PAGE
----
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Archive for September, 2010

Nourishment and Cookie Dough

The September 5th New York Times Sunday Magazine told the compelling story of recent successful efforts to create a nutritional paste that is cheap, easy to produce, and may, to quote the text, “represent the cure to malnourishment around the world.”

Developed by a scientist, implemented by a pediatrician and professor, and ultimately tested by Doctors Without Borders, the paste called “Plumpy’nut” represents what experts have called “an enormous breakthrough” in attempts to deliver calories and nutrients to children who are severely malnourished.

It also tastes quite a bit like cookie dough.

This makes sense on one level.  Sugars provide quick, accessible energy.  It’s one of the reasons they were widely regarded as important “health” foods in the early twentieth century United States.  Some of the leading experts of American nutrition, in fact, recommended sugar as especially important for the working poor.

And this was true, for a while.  Sugar is an easy source of energy, and in small doses does not seem to be particularly bad for us (unless we have diabetes).  The problem, at least for Americans, came when those doses were no longer small.  With the rise of the industrial food system and the carbonated beverage market, sweet calories proliferated.  We are now dealing with what some call an “obesity epidemic.”  We live in a society where soda is cheaper, and often more accessible, than water.

One can only extrapolate so far from the context of the working poor, a century ago, and starving children in other parts of the world today.   Yet there may be, in this history, a cautionary tale for those who are rightfully celebrating the arrival and massive distribution of Plumpy’nut.

The lessons we teach children today impact their food choices tomorrow.  We now know that taste matters–that the sweet palate we have created over the last century–with the help of our industrial food supply–makes it difficult for consumers to make choices that are not loaded with calories we do not need.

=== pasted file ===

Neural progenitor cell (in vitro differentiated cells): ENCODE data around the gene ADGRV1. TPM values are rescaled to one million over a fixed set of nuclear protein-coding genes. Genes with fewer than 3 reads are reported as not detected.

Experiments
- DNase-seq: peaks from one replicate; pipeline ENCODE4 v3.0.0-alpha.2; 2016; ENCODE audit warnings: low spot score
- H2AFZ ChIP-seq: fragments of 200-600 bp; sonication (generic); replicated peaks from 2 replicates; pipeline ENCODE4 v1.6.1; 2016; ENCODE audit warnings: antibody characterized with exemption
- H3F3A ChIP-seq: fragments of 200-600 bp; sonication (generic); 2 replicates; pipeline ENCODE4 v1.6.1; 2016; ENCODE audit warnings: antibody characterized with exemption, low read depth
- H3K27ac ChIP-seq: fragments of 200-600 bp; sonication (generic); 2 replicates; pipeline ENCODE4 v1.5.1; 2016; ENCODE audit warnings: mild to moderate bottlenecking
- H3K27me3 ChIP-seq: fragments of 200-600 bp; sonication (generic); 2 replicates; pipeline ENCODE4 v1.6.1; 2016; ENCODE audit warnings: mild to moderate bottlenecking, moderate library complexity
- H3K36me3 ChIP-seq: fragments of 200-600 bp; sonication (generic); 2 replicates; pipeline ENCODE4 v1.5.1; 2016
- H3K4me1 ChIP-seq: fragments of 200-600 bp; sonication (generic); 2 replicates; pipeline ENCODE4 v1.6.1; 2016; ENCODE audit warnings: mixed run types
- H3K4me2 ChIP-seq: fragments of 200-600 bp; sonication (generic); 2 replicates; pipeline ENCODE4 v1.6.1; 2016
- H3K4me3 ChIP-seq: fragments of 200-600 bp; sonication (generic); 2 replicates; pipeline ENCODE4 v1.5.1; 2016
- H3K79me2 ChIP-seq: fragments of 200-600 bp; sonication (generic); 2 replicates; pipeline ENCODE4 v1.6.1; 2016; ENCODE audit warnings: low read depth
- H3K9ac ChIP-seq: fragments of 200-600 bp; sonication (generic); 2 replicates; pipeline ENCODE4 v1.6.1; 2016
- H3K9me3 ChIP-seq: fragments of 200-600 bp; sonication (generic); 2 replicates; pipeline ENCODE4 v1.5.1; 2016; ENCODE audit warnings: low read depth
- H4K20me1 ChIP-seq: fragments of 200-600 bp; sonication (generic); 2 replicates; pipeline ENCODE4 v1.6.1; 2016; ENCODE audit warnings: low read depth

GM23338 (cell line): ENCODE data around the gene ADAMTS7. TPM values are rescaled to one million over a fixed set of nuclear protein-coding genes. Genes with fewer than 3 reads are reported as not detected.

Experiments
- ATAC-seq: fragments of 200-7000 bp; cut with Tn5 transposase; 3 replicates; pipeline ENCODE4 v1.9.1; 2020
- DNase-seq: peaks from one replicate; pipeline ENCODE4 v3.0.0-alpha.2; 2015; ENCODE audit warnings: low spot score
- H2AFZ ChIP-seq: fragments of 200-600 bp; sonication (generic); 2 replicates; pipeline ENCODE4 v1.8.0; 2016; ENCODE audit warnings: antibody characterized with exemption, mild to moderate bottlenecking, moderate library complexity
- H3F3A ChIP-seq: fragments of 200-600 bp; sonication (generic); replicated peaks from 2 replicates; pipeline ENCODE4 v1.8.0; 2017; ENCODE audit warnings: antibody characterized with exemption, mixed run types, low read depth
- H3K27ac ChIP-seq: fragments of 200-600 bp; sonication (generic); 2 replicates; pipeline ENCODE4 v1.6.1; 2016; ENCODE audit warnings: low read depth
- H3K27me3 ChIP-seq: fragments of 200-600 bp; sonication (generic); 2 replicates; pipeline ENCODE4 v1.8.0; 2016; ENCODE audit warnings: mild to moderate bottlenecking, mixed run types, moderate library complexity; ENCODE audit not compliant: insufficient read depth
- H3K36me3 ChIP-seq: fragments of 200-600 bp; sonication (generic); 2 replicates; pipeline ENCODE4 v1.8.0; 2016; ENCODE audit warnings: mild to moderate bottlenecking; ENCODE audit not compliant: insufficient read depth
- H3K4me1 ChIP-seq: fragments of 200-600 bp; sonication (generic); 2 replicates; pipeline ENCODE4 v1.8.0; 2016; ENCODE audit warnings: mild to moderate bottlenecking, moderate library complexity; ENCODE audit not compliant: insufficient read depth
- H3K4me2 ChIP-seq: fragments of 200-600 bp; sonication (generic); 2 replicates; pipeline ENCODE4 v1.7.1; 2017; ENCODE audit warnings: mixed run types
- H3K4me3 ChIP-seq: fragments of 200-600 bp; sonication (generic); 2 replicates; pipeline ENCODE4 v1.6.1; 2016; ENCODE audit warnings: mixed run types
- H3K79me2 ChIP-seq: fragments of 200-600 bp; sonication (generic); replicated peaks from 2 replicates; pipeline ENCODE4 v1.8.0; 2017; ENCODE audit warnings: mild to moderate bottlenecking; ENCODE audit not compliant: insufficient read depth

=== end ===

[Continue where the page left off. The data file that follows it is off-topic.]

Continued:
Plumpy’nut should be applauded for providing quick calories and emergency nutrition to children at risk across the globe.  But if it is doing this by simultaneously sweetening their palates, its creators would do well to consider a formula readjustment.  With companies like Nestle at the forefront of emergency nutrition provisions, it may not be too far fetched to imagine this sweet, yummy brown goo preparing these children ultimately for unhealthful desires.

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There is no piece of music more beloved by American Jews than Kol Nidre, the meditation that kicks off worship for Yom Kippur, the Jewish Day of Atonement. If you are Jewish and you go to synagogue once a year, chances are that you go to hear Kol Nidre. The text addresses the weakness of human vows and promises. But, as with so much worship generally, it’s the music that really matters.

Owing to its power and its popularity, the song has become something of a leitmotif in Jewish American cinema, appearing at the climax of each version of The Jazz Singer (1927, 1952, 1959, 1980). Each film tells the story of a son, the last in five generations of cantors, who has chosen the American stage over the synagogue pulpit and, as a result, becomes estranged from his father. The drama of each film comes to a head on the eve of Yom Kippur (when Kol Nidre is chanted), as the father is ailing and the son is called to fill in for him. In each version the son has to choose between his secular career and his sacred calling, between taking his father’s place on the pulipt and fulfilling his dreams of mainstream stardom.